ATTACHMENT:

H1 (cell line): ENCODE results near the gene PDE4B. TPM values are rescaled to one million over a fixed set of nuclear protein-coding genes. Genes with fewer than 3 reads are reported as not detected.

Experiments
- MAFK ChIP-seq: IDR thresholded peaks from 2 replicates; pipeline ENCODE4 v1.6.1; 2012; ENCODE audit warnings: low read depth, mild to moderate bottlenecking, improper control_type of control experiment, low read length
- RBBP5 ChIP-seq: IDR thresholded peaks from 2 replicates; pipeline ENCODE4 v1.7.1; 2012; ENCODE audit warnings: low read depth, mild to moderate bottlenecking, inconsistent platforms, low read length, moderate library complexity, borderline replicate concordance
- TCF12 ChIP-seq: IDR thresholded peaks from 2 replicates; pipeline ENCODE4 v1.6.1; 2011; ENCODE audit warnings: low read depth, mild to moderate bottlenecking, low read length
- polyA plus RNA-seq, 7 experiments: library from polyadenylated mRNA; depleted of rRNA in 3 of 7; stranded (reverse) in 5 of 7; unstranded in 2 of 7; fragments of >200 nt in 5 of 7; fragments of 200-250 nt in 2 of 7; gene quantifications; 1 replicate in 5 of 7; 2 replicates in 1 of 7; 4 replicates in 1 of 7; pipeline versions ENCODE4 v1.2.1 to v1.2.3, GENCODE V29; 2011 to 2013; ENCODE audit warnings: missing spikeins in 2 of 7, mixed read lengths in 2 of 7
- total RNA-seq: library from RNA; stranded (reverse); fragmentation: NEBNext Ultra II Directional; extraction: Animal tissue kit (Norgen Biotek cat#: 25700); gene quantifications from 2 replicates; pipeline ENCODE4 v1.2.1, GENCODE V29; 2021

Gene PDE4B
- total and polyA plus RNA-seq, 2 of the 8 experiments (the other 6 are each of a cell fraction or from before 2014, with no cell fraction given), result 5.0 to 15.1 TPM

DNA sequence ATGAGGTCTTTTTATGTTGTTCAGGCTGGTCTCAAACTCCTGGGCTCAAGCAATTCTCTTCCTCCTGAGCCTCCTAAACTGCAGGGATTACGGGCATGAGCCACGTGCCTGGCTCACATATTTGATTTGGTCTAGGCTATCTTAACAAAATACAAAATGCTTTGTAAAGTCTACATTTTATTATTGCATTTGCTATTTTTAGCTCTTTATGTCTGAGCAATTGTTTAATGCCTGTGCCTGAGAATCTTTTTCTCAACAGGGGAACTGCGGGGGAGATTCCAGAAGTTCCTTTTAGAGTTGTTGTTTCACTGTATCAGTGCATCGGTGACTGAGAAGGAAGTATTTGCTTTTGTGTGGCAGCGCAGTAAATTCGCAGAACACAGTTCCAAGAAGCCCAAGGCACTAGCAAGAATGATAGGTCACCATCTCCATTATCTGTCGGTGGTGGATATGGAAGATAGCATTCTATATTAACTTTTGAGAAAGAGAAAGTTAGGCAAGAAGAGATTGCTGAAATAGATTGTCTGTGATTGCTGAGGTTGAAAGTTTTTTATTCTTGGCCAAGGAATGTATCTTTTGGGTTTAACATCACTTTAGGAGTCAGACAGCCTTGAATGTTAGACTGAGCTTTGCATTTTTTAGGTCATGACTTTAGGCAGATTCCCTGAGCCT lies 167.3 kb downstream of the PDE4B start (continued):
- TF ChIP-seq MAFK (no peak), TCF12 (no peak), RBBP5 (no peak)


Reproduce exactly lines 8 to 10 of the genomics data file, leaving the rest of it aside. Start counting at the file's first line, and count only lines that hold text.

Gene PDE4B
- total and polyA plus RNA-seq, 2 of the 8 experiments (the other 6 are each of a cell fraction or from before 2014, with no cell fraction given), result 5.0 to 15.1 TPM

DNA sequence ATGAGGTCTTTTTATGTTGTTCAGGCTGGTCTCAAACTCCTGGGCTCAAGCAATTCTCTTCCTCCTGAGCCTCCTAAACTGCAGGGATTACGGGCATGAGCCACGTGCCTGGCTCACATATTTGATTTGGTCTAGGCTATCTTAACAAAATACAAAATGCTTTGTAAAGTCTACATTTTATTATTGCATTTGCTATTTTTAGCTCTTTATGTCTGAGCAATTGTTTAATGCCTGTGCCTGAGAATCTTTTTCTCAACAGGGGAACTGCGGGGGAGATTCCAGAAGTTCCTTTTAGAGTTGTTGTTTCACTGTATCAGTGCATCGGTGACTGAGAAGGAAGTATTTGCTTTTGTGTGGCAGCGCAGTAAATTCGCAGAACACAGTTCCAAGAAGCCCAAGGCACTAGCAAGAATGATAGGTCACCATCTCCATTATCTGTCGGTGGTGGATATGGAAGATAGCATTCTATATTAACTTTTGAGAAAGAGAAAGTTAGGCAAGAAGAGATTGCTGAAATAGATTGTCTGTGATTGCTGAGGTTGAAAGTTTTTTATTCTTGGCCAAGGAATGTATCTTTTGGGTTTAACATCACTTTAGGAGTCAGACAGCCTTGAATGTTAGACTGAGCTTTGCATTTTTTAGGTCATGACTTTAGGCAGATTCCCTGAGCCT lies 167.3 kb downstream of the PDE4B start (continued):